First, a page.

After 37 years, the Willows Theater Company is on the verge of shutting down completely. What began as a popular community theater in 1977 in the Willows Shopping Center in Concord grew into a Martinez cabaret and outdoor amphitheater as well, but that growth, and a downturned economy, may have ultimately spelled the end for the organization.
A show scheduled for the Campbell Theater on Saturday was cancelled by the producer for lack of ticket sales. And on Wednesday, Martinez Mayor Rob Schroder said the city council will meet to discuss the distribution of the Campbell Theater's assets.
"The Willows group has been struggling," Schroder said Monday. "The board thought that by opening the main stage in Concord, they would attract back the folks they lost. What they hoped would be their rebirth turned out to be their demise."
The Willows group opened the Campbell Theater in Martinez in 2007, and opened the Muir Amphitheater near the Marina shortly thereafter. The group installed nearly $800,000 of improvements into the Campbell, including lighting, sound and seating. In 2008, the group closed the Willows Theater in Concord and moved everything to Martinez. In late 2010, the city forgave a $40,000 loan to the group.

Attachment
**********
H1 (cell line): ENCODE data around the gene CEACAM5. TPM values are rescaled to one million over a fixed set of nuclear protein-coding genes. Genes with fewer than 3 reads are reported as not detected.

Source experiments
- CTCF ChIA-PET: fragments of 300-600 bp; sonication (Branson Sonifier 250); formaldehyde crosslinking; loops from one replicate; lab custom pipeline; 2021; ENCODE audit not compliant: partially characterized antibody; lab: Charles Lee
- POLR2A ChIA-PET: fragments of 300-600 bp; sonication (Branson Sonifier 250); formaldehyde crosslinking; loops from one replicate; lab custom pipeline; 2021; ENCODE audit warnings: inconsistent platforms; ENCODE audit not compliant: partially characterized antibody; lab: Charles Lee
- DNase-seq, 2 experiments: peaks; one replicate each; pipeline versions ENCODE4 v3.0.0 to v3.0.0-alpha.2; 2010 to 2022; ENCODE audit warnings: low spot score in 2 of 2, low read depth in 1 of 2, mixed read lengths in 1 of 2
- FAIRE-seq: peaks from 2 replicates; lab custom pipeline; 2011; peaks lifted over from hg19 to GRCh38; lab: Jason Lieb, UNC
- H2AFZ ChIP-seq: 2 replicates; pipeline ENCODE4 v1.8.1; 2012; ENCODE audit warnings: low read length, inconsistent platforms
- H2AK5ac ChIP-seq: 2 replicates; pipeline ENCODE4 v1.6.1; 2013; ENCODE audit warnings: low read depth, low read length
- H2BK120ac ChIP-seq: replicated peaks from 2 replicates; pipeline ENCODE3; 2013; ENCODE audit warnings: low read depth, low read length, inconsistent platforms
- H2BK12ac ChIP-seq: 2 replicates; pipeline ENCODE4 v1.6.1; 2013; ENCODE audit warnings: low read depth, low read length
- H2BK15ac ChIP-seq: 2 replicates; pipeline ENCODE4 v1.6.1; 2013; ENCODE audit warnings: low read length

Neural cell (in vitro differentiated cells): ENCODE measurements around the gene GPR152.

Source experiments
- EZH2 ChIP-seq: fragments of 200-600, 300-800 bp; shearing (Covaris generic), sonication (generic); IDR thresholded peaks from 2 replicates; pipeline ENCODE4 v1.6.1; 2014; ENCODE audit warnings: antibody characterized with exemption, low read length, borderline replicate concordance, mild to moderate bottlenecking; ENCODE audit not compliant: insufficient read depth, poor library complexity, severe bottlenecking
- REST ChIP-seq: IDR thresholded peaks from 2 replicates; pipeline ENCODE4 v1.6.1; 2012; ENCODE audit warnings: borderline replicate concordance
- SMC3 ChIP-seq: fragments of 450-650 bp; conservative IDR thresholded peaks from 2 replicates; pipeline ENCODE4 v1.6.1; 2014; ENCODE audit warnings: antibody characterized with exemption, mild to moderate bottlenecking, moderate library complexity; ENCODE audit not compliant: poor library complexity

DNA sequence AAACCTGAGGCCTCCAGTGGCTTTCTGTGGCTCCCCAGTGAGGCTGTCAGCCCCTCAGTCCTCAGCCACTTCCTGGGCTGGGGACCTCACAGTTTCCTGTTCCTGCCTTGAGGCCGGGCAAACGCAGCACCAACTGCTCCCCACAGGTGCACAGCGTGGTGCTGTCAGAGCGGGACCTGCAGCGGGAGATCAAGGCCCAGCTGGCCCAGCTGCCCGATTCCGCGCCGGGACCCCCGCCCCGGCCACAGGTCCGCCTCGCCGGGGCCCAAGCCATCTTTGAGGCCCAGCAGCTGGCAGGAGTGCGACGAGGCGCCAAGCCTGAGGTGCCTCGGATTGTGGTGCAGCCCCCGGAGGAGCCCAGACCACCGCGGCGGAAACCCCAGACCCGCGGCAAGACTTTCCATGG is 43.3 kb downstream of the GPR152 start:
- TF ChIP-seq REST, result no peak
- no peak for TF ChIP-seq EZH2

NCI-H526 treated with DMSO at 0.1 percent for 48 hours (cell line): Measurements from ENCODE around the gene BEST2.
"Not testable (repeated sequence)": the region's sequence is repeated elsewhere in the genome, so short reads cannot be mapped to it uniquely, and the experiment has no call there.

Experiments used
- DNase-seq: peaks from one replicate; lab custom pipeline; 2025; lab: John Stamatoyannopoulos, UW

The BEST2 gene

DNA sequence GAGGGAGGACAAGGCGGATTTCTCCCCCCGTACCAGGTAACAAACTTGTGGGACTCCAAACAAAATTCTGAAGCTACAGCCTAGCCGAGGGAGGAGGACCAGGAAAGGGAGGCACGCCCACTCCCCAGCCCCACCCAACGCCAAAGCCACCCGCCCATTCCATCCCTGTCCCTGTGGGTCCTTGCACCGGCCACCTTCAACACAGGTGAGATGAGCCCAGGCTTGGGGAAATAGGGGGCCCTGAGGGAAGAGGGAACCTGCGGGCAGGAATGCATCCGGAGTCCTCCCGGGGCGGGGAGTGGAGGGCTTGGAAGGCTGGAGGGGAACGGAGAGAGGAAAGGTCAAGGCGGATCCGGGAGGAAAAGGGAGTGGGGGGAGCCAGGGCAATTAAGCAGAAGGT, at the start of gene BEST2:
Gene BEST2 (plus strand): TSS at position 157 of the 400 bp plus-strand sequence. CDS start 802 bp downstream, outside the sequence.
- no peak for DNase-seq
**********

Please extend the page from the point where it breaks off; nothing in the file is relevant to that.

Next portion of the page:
The loan was for rent owed to the city. The Bisio family owns the building, and the city leases it from them. In turn, the city was renting the building to the Willows company.
Shortly after the loan was forgiven, Willows directors announced a return to Concord and the main stage at the Willows Shopping Center, raising the ire of Martinez officials and residents, who felt the group should have remained in Martinez and focused its efforts there.
Now, the group is facing a bleak future.
"We've got some real bad financial difficulties," said Willows Board of Directors President Dennis Woodard. "The Willows may not continue, but we're doing everything we can to make sure the Campbell Theater continues."
Schroder said that both the Campbell and the amphitheater could now become facilities available for community groups to use. Because of insurance and other reasons, neither facility was available to non-Willows promoters or performers.
But now, Schroder said, it's likely that the Campbell and the amphitheater will be available to groups like Armando's, the Martinez Opera and even the school district, for locally-based productions.
"We have at least another year on the lease," Schroder said. "It's not the end of the Campbell by any means."